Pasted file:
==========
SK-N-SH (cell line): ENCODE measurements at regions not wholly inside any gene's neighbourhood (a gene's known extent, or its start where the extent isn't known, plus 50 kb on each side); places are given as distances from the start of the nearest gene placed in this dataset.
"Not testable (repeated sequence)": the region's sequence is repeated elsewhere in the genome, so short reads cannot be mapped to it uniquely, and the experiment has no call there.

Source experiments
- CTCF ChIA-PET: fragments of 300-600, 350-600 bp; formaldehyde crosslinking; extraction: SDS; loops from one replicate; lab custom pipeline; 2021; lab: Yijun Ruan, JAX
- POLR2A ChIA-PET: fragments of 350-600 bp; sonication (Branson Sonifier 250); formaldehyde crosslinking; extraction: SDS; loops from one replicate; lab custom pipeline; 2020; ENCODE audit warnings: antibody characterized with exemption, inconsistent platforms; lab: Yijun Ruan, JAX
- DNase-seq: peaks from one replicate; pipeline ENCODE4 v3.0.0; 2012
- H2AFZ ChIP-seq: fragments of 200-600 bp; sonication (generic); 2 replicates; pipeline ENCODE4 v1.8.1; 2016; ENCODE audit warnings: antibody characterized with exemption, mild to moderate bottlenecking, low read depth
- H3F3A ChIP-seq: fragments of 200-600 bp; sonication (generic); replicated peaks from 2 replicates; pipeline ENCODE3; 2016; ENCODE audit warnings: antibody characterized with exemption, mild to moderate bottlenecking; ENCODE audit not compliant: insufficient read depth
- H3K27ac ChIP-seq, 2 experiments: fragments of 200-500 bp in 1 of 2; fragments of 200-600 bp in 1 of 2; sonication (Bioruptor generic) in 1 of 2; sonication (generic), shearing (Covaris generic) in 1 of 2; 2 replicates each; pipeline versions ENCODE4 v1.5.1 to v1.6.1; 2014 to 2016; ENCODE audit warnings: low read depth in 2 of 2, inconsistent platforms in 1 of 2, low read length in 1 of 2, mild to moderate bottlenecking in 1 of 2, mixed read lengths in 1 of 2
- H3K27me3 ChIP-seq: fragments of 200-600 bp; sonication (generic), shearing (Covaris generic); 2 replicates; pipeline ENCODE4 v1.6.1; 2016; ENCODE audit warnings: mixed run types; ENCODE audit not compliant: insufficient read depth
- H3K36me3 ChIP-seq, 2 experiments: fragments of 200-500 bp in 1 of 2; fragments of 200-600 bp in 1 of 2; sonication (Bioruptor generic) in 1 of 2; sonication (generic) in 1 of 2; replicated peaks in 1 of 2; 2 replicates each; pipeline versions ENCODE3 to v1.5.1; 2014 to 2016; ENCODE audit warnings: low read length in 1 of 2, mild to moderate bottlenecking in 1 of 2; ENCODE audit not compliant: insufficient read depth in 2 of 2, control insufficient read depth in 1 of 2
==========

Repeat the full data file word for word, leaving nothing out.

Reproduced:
SK-N-SH (cell line): ENCODE measurements at regions not wholly inside any gene's neighbourhood (a gene's known extent, or its start where the extent isn't known, plus 50 kb on each side); places are given as distances from the start of the nearest gene placed in this dataset.
"Not testable (repeated sequence)": the region's sequence is repeated elsewhere in the genome, so short reads cannot be mapped to it uniquely, and the experiment has no call there.

Source experiments
- CTCF ChIA-PET: fragments of 300-600, 350-600 bp; formaldehyde crosslinking; extraction: SDS; loops from one replicate; lab custom pipeline; 2021; lab: Yijun Ruan, JAX
- POLR2A ChIA-PET: fragments of 350-600 bp; sonication (Branson Sonifier 250); formaldehyde crosslinking; extraction: SDS; loops from one replicate; lab custom pipeline; 2020; ENCODE audit warnings: antibody characterized with exemption, inconsistent platforms; lab: Yijun Ruan, JAX
- DNase-seq: peaks from one replicate; pipeline ENCODE4 v3.0.0; 2012
- H2AFZ ChIP-seq: fragments of 200-600 bp; sonication (generic); 2 replicates; pipeline ENCODE4 v1.8.1; 2016; ENCODE audit warnings: antibody characterized with exemption, mild to moderate bottlenecking, low read depth
- H3F3A ChIP-seq: fragments of 200-600 bp; sonication (generic); replicated peaks from 2 replicates; pipeline ENCODE3; 2016; ENCODE audit warnings: antibody characterized with exemption, mild to moderate bottlenecking; ENCODE audit not compliant: insufficient read depth
- H3K27ac ChIP-seq, 2 experiments: fragments of 200-500 bp in 1 of 2; fragments of 200-600 bp in 1 of 2; sonication (Bioruptor generic) in 1 of 2; sonication (generic), shearing (Covaris generic) in 1 of 2; 2 replicates each; pipeline versions ENCODE4 v1.5.1 to v1.6.1; 2014 to 2016; ENCODE audit warnings: low read depth in 2 of 2, inconsistent platforms in 1 of 2, low read length in 1 of 2, mild to moderate bottlenecking in 1 of 2, mixed read lengths in 1 of 2
- H3K27me3 ChIP-seq: fragments of 200-600 bp; sonication (generic), shearing (Covaris generic); 2 replicates; pipeline ENCODE4 v1.6.1; 2016; ENCODE audit warnings: mixed run types; ENCODE audit not compliant: insufficient read depth
- H3K36me3 ChIP-seq, 2 experiments: fragments of 200-500 bp in 1 of 2; fragments of 200-600 bp in 1 of 2; sonication (Bioruptor generic) in 1 of 2; sonication (generic) in 1 of 2; replicated peaks in 1 of 2; 2 replicates each; pipeline versions ENCODE3 to v1.5.1; 2014 to 2016; ENCODE audit warnings: low read length in 1 of 2, mild to moderate bottlenecking in 1 of 2; ENCODE audit not compliant: insufficient read depth in 2 of 2, control insufficient read depth in 1 of 2